Filed under: Comfort at Camp, Preparation & Readiness, Traveling Tips
While I do not have any statistics to support this, based on what I see offered by the majority of the campgrounds, my assumption is that most campers are looking for an opportunity to get away from things. The goal of these people is to get closer to nature for outdoor-type activities. The only reason for most of them to carry a cell phone is in case of an emergency. For these folks, this post may not apply. However, there are others who need a little more connectivity. For example, when I started my full-time lifestyle, one of the major considerations for me was ensuring I could stay connected in order to keep my full-time telecommuting job. Of course, my feeling is that most campers/RVers fall somewhere in between these two extremes.
When I started my research (about 5 years ago) into staying connected from an RV, there was really only one viable option—satellite. These systems (such as HughesNet) are expensive, but work well. The major downfall of these systems is the same challenge we face with satellite tv—you have to have a view of the sky where the satellites reside. We have found some parts of the country where this can be quite a challenge. So, if you are looking for satellite as an option, you need to think about roof-mounted or tripod for your dish. The tripod creates more work during set up, but gives you more of a chance to find a clear view of the sky in some areas. There are some people who still need satellite; I have met people who must stay connected for business, but enjoy boondocking, so often find themselves in areas with poor cell phone coverage. Since one of the requirements my wife put in place before she would agree to full-timing was “no boondocking,” I was not worried about being out of cell phone range. So, I was able to eliminate the satellite option for my needs.
The next option I explored was using the wi-fi provided by the RV parks. As I looked through my Woodalls book, I noticed that a good number of parks offered wi-fi. Then I began to read the RV blogs and talk to the different groups out there. What I learned (and this has been validated over the last 3 years by my own experience) is that while many RV parks offer wi-fi, very few offer anything that can be relied on to provide high speeds consistently. We have been disappointed many times when we were told about the excellent wi-fi offered by the park only to find it did not work if you were in your RV or doing “peak” hours. We have found a few parks that offer excellent and reliable wi-fi that we could count on; but we quickly realized that we needed another option. I do want to point out that the level of wi-fi needed by most campers would be satisfied by the wi-fi offered by the parks; and it seems more parks offer it every year—not to mention, they are getting better at ensuring their systems are reliable. In some campgrounds, though, an external antenna for your computer may be required. This allows you to connect to a smaller signal when you are too far from the source, or your RV reduces the signal too much. Also, many RV parks still charge for wi-fi, and some can be quite expensive.
The option we chose, though, was an air card from a cell phone provider. We rarely find locations with poor coverage, and there seems to be less locations like this every year. The broadband provided by the air card is normally faster and more reliable than what we find in the parks (with a few exceptions where parks have provided incredible wi-fi service). The other challenge we had was that we had 3 computers—mine, my wife’s, and my work computer. The air card could only connect with one computer at a time; which was not sufficient. It was not financially feasible to purchase an air card for each computer, so we needed to find a way to create our own little hot spot. We chose a product from CradlePoint that connects through your air card and then broadcasts to a small area. They offer several boxes, one is quite small (about the size of a deck of cards), so is ideal for an RV. This router also allows me to use my wireless printer.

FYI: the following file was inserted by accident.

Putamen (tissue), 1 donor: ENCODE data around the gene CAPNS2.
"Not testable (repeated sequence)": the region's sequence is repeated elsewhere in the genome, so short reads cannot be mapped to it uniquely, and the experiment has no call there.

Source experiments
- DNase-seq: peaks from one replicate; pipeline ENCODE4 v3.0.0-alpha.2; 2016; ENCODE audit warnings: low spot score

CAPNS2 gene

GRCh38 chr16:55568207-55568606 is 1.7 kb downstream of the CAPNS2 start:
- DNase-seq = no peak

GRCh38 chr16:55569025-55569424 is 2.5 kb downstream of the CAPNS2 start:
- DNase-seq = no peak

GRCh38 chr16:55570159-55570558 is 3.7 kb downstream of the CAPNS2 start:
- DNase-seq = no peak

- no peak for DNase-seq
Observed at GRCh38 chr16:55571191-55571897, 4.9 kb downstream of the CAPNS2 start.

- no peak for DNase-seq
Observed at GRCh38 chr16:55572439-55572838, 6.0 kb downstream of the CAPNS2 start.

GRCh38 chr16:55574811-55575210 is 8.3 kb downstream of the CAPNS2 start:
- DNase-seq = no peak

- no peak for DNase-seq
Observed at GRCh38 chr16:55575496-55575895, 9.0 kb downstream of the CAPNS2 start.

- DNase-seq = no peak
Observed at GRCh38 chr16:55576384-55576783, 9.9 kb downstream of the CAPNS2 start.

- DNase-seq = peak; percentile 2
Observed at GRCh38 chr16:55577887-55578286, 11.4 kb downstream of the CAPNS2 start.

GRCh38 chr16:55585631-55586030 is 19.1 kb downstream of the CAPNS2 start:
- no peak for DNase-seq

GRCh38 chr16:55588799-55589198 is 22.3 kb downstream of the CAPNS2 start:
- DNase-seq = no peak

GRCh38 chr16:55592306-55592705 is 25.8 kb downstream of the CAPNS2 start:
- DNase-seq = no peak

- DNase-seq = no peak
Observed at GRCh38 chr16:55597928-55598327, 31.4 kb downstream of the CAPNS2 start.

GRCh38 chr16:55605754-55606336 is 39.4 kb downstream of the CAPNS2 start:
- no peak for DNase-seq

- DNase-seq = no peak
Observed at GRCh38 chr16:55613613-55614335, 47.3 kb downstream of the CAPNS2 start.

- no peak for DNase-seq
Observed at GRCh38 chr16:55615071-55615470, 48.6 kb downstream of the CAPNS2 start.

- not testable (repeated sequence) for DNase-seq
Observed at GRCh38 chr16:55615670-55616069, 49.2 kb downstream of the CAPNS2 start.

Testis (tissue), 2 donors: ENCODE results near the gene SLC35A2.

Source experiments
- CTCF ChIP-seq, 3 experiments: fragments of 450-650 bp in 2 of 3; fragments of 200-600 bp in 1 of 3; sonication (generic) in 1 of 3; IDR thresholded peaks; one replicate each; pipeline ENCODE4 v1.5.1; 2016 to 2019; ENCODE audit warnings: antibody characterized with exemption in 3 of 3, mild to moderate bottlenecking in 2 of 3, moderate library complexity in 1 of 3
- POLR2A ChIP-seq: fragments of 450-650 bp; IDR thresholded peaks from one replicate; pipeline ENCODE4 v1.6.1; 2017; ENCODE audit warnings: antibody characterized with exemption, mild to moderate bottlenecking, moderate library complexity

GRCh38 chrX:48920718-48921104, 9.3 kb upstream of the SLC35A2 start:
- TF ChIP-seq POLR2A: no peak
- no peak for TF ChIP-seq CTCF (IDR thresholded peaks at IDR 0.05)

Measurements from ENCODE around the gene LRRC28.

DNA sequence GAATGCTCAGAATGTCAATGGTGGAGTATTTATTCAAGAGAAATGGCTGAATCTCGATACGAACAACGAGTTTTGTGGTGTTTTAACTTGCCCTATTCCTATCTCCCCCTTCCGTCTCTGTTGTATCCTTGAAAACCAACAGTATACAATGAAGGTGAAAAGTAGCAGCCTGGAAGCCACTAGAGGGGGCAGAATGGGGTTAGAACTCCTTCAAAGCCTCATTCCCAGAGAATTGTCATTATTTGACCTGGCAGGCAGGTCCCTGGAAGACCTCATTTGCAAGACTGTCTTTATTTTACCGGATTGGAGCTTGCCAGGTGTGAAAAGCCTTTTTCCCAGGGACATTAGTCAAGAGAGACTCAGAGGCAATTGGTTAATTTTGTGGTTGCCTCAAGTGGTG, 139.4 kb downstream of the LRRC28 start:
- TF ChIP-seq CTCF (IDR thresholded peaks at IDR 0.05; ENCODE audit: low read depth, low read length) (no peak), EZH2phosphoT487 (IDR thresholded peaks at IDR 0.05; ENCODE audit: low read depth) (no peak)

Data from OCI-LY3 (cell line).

Within the last year, though, some of the air card providers have begun offering their own systems that create a little hotspot where you can connect multiple devices. These devices cost more than the regular air card (many of which are built into the newer computers as an option), but when you consider the cost of the CradlePoint router, it may be a viable option.
Through the air card and the router, I have been able to perform my job with no issues; this includes using VOiP for teleconferences, sharing of work products, and keeping up with e-mail and the company intranet. There have been some challenges, so I always have a backup plan (for example, if there is a Panera Bread or Starbucks in the area, I know I can connect there), and you can look for public hotspots on line. Also, there have been times when other employees were knocked offline and not able to work because of power outages or internet provider outages; however, I have always been able to log in. If it is a loss of power, I have my own. If it is a loss of internet provider, I have a backup plan.
In summary, there is a growing desire to stay connected even while camping in your RV. The RV parks are responding to this desire, but you may need to find another way if it is important for you. There are many options out there that can help out.
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